It gives a world crisis a human face.
Inside a Brooklyn Heights church hangs a series of giant portraits — each an image of a recent refugee to the United States. The “Facing America” exhibit aims to counter scary stories about the asylum-seekers by showing that they are just ordinary people, says the photographer behind the images.
“I want people to understand they are regular people and we have to welcome them, because if you see their smile you see they’re no different from their neighbors,” said Hidemi Takagi, who lives in Bedford-Stuyvesant. Takagi will speak at an artist reception at St. Ann and the Holy Trinity Church on Feb. 27.
The church commissioned the Japan-born photographer to shoot 19 refugees currently staying in Connecticut. Each subject is receiving assistance from Integrated Refugee and Immigrant Services — a program run through the church’s Episcopal Migration Ministries to helps them find them housing and jobs.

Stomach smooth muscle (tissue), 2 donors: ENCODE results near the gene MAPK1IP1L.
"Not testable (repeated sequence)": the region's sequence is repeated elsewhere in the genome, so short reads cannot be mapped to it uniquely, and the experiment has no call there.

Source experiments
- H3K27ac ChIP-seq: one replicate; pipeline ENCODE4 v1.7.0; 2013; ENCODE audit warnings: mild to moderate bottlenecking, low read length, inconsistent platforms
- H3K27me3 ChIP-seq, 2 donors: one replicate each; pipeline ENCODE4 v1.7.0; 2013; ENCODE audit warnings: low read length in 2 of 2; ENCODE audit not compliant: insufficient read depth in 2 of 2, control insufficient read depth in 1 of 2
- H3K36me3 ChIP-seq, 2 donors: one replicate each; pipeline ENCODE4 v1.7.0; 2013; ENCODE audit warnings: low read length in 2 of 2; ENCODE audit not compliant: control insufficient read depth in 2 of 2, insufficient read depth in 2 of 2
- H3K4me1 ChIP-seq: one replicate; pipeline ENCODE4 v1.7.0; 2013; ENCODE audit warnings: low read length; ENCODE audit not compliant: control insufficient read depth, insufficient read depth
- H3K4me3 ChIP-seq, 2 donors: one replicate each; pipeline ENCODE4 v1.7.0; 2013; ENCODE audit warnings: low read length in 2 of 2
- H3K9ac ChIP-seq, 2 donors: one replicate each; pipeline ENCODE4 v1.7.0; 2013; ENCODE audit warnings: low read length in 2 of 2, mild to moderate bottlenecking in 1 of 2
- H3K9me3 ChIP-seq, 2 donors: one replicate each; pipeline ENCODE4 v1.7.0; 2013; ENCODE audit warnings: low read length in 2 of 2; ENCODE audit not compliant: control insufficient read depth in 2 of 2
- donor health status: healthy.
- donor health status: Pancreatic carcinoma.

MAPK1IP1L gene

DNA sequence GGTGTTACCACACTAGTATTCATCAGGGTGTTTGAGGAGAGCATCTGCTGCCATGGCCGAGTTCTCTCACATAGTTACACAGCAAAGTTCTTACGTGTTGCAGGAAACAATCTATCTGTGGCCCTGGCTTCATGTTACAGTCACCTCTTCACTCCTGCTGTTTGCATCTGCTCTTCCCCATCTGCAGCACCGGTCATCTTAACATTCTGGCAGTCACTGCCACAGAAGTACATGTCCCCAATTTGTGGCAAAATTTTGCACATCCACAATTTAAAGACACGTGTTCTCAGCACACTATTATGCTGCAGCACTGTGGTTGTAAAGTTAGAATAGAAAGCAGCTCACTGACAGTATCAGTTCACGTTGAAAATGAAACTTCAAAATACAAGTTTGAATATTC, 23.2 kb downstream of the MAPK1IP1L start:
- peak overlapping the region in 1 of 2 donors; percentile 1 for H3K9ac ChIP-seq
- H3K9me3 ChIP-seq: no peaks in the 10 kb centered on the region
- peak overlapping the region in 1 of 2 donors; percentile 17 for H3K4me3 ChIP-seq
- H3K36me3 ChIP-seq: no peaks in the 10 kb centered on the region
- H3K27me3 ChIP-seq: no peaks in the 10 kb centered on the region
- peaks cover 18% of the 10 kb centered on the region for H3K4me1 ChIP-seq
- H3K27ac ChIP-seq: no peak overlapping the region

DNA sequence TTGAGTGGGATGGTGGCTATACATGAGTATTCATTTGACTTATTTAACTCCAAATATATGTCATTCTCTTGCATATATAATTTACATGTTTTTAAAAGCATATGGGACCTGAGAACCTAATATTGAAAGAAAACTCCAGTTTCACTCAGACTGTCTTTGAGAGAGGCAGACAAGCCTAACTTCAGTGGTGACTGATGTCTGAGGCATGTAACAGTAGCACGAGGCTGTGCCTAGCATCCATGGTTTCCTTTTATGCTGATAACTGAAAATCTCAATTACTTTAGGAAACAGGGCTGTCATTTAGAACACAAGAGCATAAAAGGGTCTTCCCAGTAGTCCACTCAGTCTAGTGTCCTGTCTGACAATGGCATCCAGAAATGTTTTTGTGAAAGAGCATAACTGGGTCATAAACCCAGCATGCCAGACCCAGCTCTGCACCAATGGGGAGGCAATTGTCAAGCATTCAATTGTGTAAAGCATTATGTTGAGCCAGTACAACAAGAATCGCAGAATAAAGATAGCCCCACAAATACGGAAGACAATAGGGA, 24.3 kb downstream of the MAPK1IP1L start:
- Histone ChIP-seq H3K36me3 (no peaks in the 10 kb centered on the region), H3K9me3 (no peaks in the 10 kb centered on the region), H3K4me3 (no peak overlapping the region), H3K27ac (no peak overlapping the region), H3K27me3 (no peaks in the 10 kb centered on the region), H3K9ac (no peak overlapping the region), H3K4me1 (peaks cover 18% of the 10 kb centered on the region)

Takagi’s subjects come from Syria, Sudan, Congo, Eritrea, Afghanistan, and Iraq — and none of them are Christian. That detail makes people focus on their duty to take care of each other without relying on common bonds of religion, says the show’s curator.
“We want to break down boundaries between Christians and non-Christians,” said Harry Weil, “It’s not just a Christian responsibility, it’s our responsibility as Americans to take care of people who we don’t know and not just group them as nameless others.”
The portraits, shot against a vivid red backdrop, hang above the pews. Each photo is almost four feet wide, and Weil says the larger-than-life scale of the images forces viewers to confront their own anxieties about refugees.
“Wherever you’re standing you have the eyes of all these people on you,” he said. “It’s easy to look away when you see these images on the internet and can just click onto the next thing. But when you’re in the church, they’re looking at you and you have to face them.”
All of the refugees featured in the show have been invited attend the artist reception on Saturday. Takagi says they are beaming to have the chance to participate.
“I think they’re pretty proud to be a part of this,” she said.
“Facing America: Portraits of Refugees Resettling in the U.S.” at St. Ann and the Holy Trinity Church [157 Montague St. at Clinton St. in Brooklyn Heights, (718) 875–6960, www.stann